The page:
T

he driveway was empty.

Rivky exhaled. Small favors.

It hadn’t been an easy week, with Chaim home all the time. The luxury of coming into an empty house after work was something she’d taken for granted for so long: She liked dumping her pocketbook on the floor as soon as she walked in, shedding her jacket as she moved through the house, and only straightening up later. She had her little rituals — calling her mother, then each of her sisters in order (sisters-in-law went last) — and she didn’t need Chaim grinning at her and commenting on everything she said.

Yesterday, Zeldy told her about finding towels in the right pattern for her new kitchen. “Mazel tov!” Rivky burst out.

Chaim emerged from his study. “What’s the mazel tov?”

“Nothing, just Zeldy found a good set of towels, that’s all.”

“How is that a mazel tov?”

Anyhow, she was happy to see that he wasn’t home yet. What, she wondered, would she do if he still had no job once school ended for the summer? She would daven harder, she decided, as she came in and dropped her pocketbook with a satisfying thud.

 

Chaim stood onKingston Avenue, wondering what to do next.

He felt dizzy — maybe from the heat, but just as likely because of what he’d just heard.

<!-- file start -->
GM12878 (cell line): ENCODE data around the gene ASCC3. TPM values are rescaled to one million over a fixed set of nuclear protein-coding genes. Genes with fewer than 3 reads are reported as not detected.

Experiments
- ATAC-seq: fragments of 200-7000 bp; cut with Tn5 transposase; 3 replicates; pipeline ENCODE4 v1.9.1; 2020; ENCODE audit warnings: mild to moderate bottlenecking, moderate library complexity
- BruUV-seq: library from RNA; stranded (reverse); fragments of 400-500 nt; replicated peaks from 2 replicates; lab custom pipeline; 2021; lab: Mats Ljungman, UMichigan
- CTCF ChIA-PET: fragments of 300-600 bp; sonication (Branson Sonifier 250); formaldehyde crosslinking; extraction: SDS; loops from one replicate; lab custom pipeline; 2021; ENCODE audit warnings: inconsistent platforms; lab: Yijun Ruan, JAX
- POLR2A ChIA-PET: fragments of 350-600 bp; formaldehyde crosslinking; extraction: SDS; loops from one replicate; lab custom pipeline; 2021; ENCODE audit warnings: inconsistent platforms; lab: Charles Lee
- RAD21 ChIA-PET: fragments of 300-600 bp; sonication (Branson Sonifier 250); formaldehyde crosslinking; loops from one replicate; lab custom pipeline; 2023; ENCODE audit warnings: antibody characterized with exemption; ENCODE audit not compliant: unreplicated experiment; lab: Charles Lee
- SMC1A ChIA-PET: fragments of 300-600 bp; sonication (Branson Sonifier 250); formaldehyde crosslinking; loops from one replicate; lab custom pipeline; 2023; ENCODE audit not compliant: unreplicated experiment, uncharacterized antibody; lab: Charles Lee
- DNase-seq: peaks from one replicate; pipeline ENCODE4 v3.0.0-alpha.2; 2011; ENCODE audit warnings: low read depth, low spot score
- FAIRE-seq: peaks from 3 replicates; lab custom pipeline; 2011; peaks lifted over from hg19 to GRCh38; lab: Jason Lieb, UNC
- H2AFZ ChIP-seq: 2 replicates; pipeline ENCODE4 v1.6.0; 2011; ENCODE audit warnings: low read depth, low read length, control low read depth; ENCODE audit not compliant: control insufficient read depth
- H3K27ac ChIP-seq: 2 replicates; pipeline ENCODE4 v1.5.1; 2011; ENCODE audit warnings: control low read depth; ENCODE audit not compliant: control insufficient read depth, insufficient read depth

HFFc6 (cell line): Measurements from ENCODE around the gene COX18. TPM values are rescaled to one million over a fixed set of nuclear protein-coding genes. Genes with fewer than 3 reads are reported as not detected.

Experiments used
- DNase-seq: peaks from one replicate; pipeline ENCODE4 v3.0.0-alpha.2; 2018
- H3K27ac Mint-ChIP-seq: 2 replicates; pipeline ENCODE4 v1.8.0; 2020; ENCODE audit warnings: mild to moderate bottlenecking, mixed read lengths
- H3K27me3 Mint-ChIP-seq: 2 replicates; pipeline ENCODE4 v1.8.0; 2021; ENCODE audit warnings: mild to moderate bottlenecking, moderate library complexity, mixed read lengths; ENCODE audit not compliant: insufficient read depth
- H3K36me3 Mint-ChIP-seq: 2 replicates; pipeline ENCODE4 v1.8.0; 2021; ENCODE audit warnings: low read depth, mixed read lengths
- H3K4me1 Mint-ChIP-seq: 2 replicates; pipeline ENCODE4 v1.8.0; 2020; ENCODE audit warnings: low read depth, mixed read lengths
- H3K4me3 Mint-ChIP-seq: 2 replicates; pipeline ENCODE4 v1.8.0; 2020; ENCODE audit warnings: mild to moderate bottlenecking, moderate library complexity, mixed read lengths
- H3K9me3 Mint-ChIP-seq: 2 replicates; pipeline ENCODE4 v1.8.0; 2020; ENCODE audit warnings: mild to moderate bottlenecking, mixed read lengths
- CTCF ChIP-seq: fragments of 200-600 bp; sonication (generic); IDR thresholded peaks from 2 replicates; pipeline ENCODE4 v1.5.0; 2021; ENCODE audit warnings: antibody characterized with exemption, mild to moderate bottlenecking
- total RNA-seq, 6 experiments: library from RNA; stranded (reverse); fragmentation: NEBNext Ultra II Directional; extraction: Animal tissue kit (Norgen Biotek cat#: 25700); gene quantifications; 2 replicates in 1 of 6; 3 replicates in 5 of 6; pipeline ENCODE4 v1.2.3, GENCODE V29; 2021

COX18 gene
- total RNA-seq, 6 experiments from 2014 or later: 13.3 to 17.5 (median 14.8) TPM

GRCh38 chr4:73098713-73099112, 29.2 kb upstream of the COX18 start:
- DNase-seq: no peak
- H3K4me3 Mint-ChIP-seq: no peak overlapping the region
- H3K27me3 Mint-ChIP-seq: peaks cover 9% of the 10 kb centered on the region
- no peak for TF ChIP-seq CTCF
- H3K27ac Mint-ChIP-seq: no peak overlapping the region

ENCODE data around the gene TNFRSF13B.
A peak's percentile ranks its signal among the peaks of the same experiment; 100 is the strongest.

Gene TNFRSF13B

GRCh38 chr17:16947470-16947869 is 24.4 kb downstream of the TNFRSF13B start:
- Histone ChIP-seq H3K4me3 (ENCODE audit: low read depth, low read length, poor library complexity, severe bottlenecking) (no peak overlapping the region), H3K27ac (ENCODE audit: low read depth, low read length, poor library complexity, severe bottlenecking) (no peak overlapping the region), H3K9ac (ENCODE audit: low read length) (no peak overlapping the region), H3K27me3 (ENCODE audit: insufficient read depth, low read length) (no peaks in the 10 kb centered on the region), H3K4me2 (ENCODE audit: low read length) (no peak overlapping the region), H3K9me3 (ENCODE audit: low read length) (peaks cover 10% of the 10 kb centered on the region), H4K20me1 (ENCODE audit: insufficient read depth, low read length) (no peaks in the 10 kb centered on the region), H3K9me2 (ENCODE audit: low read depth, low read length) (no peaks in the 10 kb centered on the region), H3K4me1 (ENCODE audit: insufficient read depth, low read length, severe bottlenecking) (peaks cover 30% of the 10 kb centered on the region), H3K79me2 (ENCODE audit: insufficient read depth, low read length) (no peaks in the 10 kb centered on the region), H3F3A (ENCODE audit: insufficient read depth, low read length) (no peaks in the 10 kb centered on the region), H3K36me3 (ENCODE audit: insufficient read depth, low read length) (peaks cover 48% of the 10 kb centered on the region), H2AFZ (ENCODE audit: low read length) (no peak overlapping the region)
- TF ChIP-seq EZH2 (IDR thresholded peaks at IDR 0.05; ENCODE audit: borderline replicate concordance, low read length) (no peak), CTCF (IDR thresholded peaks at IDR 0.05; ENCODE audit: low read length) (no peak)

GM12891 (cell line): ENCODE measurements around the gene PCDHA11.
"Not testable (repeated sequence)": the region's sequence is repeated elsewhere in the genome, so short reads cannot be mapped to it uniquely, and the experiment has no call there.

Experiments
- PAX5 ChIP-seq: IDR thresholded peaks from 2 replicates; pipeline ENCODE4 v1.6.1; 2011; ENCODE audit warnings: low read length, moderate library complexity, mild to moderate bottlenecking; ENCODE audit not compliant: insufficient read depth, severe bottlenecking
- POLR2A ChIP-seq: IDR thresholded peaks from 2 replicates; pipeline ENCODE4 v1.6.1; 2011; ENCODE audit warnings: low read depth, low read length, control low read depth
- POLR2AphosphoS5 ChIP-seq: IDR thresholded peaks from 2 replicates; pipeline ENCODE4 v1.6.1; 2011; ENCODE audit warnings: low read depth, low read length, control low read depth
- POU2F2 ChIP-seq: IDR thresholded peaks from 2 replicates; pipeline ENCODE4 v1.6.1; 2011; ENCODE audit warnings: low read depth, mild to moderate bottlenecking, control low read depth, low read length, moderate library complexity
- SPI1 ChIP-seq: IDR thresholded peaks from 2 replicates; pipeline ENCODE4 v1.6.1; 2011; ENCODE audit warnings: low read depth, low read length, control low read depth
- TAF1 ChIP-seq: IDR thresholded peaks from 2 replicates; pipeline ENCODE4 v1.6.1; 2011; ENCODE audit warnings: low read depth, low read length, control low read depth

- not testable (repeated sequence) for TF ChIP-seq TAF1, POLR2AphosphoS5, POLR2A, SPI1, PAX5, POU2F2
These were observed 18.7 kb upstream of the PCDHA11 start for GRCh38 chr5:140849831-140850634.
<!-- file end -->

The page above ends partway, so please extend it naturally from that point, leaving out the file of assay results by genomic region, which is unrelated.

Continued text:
He’d gone into the meeting with such hope, certain that life was about to get exciting.

Avi Korman was one of the young guys in shul, part of the group that sat in the far corner. Chaim had little to do with them. Korman was the type of guy who changed his tie from Friday night to Shabbos day, who wrinkled his nose at the Johnny Walker and Chivas when there was a kiddush, and brought his own bottle of Glenmorangie.

The rav had suggested the meeting, explaining that Korman and some friends had launched a start-up — some kind of phone app that would change parking patterns in busy neighborhoods — and the rav thought they could benefit from an injection of cash and a good accountant: Chaim could provide both.

Chaim had been hesitant at first, but after reading up on the company online, he’d gotten excited. There was real potential, and he saw the role that he could play.

Korman’s office was inCrownHeights, though it didn’t look much like an office. Chaim walked around wide-eyed, wondering what Dovi Gelber would make of the ping-pong tables, bean-bag chairs, and exposed pipes and beams. He tried to imagine sitting in a glass-walled conference room.

Korman had been polite, but he’d looked apologetic from the start.

“Look,” he said, “I’ll be honest with you, the rav asked me to meet, so here we are. I don’t really know you and you’re clearly good at what you do, everyone says you’re very smart. But I don’t see it as a fit, you know — we’re very much about a can-do attitude, about headspace, about creating the right atmosphere. I asked around a bit and from what I hear, you’re not much for good vibes, you know?”